Sheffield welcomes additive manufacturing expertsPosted on Friday, March 9th, 2012 in News| Share this article
Prof Neil Hopkinson and Dr Candice Majewski joined Sheffield’s Department of Mechanical Engineering in October, moving from Loughborough University with the aim of establishing cutting-edge, collaborative, Additive Manufacturing research throughout the University.
Additive Manufacturing (AM) involves the manufacture of parts, using a variety of materials and methods, without the requirement for any form of tooling. Major benefits of these technologies include the capacity to produce highly complex geometries, often allowing the complete re-design and optimisation of existing products, assemblies of moving parts, and the ability to produce customised products for no additional cost. The technologies have potential to radically transform the manufacture of commercial products and are of increasing interest in sectors as wide-ranging as automotive, aerospace, medical and consumer products.
An early audit of AM activities throughout the University has identified 18 members of academic staff with substantial research activities in the areas of AM, and Neil is leading the task of consolidating these activities, both within and beyond the University.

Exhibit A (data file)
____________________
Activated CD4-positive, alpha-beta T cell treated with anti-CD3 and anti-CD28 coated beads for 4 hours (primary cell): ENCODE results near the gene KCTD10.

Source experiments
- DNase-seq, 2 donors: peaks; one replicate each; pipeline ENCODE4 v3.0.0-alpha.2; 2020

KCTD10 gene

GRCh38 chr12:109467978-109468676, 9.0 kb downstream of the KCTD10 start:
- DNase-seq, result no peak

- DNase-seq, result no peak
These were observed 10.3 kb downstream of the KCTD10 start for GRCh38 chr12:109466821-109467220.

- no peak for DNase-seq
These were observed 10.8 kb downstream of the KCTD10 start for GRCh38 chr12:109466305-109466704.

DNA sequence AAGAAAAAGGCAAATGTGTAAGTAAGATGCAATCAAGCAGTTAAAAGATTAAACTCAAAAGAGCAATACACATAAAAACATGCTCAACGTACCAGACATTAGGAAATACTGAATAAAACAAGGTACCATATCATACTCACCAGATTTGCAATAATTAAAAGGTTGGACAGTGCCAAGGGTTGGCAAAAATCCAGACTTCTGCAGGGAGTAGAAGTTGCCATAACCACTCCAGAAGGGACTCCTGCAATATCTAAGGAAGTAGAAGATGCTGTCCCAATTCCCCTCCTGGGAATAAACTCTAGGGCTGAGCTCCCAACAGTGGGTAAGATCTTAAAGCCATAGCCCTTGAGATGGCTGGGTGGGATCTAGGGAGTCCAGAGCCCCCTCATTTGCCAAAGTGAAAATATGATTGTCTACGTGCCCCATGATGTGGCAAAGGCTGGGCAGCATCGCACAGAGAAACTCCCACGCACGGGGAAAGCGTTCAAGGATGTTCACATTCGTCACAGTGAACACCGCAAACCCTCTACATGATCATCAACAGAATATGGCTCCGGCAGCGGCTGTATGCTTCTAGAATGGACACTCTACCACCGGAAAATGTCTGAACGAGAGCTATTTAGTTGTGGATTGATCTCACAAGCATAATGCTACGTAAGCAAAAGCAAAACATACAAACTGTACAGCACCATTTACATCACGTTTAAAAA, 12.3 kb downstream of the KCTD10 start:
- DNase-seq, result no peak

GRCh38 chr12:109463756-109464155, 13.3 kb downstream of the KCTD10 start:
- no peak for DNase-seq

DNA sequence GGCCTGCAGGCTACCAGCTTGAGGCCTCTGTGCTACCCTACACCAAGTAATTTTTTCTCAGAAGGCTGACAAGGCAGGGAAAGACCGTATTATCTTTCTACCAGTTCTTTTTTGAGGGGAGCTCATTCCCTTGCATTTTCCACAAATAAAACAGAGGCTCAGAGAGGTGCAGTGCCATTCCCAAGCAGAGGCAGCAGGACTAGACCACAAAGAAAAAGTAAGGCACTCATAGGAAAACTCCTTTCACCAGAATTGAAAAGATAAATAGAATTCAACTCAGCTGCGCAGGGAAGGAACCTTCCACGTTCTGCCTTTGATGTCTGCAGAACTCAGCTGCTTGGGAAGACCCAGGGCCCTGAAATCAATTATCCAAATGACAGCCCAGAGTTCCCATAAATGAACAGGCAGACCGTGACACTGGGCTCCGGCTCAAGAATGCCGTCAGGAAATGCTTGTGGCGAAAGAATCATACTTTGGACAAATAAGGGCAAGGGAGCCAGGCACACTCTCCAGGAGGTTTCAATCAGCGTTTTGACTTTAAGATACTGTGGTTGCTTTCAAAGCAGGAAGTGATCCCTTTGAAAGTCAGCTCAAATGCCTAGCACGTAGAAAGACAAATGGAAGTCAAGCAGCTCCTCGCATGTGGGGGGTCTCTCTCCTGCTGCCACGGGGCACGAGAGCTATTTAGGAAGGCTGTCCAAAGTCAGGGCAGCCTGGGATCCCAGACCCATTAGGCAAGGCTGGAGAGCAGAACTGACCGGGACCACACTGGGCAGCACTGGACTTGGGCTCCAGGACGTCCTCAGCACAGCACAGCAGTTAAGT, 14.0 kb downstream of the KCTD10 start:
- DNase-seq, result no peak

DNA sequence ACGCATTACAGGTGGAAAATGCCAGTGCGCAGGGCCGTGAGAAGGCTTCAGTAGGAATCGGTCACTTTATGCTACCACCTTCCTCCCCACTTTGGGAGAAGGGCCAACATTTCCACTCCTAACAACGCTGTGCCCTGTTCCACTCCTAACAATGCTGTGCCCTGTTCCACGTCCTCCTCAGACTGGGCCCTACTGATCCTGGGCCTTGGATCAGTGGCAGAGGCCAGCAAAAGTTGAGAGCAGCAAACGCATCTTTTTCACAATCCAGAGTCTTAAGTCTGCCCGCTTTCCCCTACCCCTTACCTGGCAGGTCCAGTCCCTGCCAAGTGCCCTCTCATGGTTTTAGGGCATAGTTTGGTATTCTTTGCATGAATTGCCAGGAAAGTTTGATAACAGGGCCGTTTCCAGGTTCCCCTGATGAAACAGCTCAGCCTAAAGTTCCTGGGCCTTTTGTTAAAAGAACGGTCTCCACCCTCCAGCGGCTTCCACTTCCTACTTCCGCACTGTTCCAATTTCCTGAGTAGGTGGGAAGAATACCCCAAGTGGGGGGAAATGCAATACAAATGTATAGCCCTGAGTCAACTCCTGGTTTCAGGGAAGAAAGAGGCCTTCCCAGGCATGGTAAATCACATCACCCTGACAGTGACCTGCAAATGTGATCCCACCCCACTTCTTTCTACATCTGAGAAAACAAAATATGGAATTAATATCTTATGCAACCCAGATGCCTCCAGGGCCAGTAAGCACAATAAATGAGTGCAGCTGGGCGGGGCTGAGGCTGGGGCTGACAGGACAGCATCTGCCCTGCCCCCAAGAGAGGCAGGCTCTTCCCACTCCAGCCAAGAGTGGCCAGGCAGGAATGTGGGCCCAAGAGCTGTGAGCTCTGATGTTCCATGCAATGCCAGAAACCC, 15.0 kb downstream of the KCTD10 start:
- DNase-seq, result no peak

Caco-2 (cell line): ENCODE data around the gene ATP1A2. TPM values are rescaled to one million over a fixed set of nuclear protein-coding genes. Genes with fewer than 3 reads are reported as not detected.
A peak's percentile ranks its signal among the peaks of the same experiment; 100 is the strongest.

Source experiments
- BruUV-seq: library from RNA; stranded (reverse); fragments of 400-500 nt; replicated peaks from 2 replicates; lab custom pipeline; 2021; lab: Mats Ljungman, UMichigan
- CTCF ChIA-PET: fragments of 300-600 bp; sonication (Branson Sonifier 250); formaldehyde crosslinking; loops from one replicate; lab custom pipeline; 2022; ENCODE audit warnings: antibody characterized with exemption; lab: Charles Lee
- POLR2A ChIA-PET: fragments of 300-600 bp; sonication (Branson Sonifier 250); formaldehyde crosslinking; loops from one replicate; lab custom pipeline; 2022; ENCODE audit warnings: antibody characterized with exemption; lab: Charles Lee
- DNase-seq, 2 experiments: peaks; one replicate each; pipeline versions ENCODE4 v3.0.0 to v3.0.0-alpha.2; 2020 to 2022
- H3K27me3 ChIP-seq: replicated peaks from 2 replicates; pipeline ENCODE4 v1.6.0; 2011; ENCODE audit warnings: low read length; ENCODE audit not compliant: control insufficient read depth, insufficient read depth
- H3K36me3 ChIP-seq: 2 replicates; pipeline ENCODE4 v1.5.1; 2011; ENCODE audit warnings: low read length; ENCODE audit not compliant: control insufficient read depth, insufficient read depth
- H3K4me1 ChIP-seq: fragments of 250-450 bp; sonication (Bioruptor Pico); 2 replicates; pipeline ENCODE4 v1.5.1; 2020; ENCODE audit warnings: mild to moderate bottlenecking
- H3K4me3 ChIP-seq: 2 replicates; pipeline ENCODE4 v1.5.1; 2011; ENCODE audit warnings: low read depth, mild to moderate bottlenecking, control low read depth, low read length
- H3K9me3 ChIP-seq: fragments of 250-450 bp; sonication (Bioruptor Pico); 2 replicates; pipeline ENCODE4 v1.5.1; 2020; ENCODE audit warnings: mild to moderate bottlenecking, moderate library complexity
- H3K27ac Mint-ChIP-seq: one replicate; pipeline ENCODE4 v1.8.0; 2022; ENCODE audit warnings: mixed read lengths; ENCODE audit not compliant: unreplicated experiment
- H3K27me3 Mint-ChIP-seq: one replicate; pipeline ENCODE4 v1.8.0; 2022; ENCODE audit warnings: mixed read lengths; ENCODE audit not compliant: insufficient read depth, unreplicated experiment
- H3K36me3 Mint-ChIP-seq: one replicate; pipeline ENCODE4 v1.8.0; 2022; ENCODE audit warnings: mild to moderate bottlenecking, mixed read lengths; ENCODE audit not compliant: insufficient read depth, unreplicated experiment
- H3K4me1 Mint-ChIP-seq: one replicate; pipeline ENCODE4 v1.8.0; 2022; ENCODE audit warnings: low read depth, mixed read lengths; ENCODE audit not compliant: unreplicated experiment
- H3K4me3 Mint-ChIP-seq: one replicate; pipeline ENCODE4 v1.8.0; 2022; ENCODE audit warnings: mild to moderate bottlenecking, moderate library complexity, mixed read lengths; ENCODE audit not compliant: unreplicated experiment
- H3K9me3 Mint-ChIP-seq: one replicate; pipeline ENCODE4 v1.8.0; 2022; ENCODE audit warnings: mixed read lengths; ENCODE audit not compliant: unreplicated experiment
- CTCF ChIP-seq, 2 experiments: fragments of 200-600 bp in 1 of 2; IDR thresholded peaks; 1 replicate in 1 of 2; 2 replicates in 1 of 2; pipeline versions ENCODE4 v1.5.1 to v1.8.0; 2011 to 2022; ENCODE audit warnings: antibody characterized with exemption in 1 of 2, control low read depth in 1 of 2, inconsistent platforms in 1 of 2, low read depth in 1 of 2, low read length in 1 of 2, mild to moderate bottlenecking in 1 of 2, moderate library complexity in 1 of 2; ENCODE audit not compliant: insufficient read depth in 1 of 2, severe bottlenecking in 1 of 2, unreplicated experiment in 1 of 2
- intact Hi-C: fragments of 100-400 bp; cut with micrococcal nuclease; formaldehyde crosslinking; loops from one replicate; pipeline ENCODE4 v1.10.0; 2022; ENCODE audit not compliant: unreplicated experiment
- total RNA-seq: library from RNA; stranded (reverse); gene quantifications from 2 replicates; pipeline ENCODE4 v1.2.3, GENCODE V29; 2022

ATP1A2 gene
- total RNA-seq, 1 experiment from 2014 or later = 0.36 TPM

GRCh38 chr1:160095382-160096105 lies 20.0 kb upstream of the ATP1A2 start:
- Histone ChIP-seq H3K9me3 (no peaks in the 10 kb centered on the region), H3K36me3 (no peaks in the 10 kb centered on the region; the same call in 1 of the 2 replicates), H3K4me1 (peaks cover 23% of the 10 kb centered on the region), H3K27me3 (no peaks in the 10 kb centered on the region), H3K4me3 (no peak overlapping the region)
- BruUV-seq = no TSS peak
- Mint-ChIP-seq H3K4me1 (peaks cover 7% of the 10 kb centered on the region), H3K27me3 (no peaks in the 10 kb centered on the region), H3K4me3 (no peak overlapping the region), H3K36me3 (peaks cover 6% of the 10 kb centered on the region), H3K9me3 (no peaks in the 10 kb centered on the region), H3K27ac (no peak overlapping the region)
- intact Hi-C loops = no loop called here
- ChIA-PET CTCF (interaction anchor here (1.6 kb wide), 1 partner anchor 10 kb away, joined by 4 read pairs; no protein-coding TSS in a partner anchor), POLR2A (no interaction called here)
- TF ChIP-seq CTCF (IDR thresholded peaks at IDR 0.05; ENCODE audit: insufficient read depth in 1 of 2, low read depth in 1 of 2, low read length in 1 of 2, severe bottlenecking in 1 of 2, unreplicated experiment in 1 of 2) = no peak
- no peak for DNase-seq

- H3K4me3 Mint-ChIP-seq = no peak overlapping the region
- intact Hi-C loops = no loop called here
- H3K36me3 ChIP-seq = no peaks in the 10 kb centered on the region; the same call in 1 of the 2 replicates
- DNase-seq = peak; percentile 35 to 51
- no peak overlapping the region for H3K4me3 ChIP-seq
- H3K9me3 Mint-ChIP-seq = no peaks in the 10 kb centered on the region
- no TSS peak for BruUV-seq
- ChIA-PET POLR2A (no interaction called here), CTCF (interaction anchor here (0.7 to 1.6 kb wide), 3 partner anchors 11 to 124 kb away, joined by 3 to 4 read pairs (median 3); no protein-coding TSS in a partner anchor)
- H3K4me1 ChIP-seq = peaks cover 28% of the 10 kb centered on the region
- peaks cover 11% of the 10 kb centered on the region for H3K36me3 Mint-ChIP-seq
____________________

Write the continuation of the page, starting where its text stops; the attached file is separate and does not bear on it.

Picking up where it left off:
Both Candice and Neil conduct research into AM technologies in general, with a particular interest in polymer technologies, and more specifically in polymer sintering techniques. Their overall focus is on the improvement and development of these processes in order to increase their suitability for a wide range of main-stream manufacturing applications.
Notable projects include further development of the High Speed Sintering process, invented by Neil in his previous position, and expected to be the first AM process to compete with injection moulding as a high volume production process. Candice and Neil are also working on the development of new materials for polymer sintering processes, both by means of a dedicated consortium of industrial partners and through individual collaborations with these companies, having already established, a methodology to quickly and efficiently identify materials with suitable characteristics for use in these technologies.
Candice is currently planning a research programme to investigate the control of the surface texture of parts produced using these technologies, both in terms of the processes and materials themselves, as well as drawing from other powder-based manufacturing and finishing processes. Both Candice and Neil are keen to form strong ties with other researchers within the University and from industry, and would welcome discussions with anyone working in relevant areas.
For more information, please see Candice and Neil’s University web-pages, or contact Joe Gaunt at the Polymer Centre.